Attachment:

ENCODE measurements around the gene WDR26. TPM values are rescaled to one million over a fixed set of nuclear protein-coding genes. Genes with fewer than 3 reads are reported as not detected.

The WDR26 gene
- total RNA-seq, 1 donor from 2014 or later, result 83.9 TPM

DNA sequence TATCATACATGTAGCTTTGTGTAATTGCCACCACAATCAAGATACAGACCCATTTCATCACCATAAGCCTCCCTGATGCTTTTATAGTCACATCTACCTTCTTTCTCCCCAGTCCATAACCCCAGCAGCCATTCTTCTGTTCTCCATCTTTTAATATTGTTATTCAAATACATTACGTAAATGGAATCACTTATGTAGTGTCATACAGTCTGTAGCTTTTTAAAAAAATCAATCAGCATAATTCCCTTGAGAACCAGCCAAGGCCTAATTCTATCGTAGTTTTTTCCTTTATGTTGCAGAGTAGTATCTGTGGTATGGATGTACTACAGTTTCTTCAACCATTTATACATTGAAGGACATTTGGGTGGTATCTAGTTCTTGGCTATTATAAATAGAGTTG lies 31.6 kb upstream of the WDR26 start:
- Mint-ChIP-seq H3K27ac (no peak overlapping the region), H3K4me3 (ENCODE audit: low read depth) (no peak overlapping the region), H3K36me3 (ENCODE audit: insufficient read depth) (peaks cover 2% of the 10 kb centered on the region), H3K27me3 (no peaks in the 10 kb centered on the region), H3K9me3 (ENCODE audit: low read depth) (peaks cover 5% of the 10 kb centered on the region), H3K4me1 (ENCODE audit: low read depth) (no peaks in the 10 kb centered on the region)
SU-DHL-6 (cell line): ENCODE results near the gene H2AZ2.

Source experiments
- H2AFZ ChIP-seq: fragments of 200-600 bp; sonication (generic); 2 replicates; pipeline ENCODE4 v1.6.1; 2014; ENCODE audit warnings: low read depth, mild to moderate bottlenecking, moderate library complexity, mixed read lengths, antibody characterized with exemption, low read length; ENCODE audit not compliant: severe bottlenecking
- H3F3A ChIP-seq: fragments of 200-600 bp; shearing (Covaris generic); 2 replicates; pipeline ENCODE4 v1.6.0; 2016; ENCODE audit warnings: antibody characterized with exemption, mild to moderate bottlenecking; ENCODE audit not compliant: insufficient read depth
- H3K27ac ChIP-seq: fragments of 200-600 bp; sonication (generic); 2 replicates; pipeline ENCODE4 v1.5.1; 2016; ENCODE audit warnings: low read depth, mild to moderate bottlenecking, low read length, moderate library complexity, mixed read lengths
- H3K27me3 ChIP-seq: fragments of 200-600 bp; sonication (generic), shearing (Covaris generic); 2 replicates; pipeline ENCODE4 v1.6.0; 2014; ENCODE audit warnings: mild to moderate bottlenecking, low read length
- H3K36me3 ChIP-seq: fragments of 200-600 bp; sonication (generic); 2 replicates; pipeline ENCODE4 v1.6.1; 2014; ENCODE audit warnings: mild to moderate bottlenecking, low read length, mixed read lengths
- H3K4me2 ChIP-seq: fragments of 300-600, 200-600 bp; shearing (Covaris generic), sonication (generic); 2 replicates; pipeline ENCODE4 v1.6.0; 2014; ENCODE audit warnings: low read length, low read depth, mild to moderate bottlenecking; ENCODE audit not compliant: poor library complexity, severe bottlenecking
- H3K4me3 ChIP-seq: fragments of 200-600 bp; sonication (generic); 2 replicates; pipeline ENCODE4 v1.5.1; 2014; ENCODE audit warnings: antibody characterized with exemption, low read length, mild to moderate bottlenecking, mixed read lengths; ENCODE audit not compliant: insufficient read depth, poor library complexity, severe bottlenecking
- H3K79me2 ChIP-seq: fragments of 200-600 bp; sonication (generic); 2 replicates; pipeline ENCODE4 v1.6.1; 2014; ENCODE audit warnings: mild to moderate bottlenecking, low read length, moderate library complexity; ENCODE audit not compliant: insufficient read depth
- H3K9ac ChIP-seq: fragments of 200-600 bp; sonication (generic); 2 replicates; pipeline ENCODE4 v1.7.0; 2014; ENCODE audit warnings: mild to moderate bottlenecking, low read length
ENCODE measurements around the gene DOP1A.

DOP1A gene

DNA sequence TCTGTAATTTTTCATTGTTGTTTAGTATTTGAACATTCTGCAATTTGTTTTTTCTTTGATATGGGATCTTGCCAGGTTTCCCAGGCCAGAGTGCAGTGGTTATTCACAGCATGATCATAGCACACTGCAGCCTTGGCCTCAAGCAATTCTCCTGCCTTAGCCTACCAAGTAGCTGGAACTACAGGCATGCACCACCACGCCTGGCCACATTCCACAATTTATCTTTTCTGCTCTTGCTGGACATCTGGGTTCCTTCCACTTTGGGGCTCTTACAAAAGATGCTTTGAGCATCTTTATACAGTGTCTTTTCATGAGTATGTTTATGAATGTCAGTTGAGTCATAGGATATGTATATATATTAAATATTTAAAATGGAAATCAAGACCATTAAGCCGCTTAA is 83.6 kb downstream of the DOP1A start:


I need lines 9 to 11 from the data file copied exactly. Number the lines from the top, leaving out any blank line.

- H3F3A ChIP-seq: fragments of 200-600 bp; shearing (Covaris generic); 2 replicates; pipeline ENCODE4 v1.6.0; 2016; ENCODE audit warnings: antibody characterized with exemption, mild to moderate bottlenecking; ENCODE audit not compliant: insufficient read depth
- H3K27ac ChIP-seq: fragments of 200-600 bp; sonication (generic); 2 replicates; pipeline ENCODE4 v1.5.1; 2016; ENCODE audit warnings: low read depth, mild to moderate bottlenecking, low read length, moderate library complexity, mixed read lengths
- H3K27me3 ChIP-seq: fragments of 200-600 bp; sonication (generic), shearing (Covaris generic); 2 replicates; pipeline ENCODE4 v1.6.0; 2014; ENCODE audit warnings: mild to moderate bottlenecking, low read length